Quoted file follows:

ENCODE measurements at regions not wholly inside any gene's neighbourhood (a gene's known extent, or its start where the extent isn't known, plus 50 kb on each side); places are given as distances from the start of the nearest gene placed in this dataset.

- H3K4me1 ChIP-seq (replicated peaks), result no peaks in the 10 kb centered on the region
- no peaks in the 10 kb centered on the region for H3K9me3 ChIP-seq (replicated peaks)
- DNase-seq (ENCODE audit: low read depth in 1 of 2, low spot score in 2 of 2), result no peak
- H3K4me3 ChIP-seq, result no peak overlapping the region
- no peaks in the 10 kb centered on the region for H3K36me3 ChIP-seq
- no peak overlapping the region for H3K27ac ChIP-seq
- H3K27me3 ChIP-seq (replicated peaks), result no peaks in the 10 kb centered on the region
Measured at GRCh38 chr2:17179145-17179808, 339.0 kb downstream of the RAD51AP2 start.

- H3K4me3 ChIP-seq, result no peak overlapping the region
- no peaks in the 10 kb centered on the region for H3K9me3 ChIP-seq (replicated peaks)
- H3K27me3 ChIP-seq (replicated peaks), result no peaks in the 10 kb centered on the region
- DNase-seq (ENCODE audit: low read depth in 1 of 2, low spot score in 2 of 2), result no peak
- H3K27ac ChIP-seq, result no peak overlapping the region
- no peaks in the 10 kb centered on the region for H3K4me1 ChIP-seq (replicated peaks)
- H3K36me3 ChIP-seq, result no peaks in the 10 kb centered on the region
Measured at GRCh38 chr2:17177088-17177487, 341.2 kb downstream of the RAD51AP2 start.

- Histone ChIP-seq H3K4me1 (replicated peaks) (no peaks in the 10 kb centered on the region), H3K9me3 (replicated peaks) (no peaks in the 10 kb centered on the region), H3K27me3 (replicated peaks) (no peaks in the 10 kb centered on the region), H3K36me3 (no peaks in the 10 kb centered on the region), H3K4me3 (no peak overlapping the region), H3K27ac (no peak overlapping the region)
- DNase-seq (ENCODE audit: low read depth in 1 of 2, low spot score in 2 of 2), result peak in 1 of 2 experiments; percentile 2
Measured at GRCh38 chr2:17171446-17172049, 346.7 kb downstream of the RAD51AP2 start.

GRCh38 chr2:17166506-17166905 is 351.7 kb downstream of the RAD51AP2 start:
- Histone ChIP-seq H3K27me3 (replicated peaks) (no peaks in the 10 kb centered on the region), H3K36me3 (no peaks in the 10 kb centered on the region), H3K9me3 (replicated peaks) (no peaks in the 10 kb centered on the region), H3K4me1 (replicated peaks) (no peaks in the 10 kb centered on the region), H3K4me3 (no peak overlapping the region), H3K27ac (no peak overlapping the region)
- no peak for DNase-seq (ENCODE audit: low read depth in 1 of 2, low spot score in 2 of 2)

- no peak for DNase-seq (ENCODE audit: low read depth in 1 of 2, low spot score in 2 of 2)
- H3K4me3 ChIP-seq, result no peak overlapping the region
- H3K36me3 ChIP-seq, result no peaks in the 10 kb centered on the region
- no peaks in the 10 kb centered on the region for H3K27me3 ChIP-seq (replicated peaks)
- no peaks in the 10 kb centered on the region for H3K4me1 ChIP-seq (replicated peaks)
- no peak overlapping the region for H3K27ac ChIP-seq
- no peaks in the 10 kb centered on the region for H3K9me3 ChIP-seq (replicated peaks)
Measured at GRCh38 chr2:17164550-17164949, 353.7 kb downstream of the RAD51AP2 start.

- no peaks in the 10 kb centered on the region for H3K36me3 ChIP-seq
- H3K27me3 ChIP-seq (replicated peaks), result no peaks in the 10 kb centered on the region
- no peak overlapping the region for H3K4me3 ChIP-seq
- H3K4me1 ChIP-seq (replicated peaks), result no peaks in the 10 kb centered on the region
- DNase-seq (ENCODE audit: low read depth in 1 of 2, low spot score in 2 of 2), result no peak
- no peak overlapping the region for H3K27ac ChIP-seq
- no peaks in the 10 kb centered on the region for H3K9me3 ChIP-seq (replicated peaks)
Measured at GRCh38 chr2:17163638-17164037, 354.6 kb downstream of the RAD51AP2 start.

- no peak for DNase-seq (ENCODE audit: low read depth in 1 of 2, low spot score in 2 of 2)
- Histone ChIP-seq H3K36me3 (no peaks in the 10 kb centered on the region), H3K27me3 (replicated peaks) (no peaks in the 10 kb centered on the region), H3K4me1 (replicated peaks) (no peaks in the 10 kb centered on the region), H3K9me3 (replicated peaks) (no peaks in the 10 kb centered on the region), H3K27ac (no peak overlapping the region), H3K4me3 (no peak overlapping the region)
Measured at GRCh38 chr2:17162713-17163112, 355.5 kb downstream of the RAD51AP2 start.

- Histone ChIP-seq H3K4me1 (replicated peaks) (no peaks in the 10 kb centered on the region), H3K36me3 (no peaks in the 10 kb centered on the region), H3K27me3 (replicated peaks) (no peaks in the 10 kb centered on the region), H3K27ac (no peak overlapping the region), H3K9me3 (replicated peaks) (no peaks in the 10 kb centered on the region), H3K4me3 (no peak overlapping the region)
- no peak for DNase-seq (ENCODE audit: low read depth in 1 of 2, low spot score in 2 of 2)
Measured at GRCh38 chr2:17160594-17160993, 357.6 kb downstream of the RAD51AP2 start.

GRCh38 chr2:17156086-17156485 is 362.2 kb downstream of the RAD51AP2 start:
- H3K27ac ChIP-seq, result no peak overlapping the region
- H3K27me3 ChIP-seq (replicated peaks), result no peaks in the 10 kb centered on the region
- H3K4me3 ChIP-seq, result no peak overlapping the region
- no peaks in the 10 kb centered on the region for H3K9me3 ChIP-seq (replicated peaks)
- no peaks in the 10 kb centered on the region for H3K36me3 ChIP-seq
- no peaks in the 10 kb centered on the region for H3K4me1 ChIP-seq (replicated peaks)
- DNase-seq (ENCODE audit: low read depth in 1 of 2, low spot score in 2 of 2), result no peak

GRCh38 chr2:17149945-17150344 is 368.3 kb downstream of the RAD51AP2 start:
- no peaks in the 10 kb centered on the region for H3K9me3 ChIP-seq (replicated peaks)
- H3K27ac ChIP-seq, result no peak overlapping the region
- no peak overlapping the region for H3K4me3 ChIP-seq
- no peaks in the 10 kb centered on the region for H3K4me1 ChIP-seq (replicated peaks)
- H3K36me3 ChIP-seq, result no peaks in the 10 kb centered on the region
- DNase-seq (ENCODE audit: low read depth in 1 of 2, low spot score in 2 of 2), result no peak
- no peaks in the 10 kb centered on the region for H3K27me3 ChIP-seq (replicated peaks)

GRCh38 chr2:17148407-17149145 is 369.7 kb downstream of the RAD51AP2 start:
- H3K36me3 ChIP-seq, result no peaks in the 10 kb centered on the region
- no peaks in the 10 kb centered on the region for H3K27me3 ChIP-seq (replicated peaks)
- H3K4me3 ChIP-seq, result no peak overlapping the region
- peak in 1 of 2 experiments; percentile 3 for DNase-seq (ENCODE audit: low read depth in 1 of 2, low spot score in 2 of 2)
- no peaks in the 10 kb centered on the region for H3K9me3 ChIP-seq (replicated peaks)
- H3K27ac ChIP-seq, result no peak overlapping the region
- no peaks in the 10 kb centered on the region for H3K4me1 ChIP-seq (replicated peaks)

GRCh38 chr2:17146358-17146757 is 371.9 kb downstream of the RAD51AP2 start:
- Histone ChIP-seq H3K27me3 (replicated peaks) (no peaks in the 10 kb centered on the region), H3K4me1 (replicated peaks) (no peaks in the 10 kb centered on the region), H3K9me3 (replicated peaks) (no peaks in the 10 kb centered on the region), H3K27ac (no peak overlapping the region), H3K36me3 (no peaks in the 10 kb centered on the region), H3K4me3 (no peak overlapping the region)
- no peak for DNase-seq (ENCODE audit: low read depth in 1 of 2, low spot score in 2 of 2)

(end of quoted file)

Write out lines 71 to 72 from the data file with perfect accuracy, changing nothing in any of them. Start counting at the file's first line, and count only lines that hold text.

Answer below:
- Histone ChIP-seq H3K27me3 (replicated peaks) (no peaks in the 10 kb centered on the region), H3K4me1 (replicated peaks) (no peaks in the 10 kb centered on the region), H3K9me3 (replicated peaks) (no peaks in the 10 kb centered on the region), H3K27ac (no peak overlapping the region), H3K36me3 (no peaks in the 10 kb centered on the region), H3K4me3 (no peak overlapping the region)
- no peak for DNase-seq (ENCODE audit: low read depth in 1 of 2, low spot score in 2 of 2)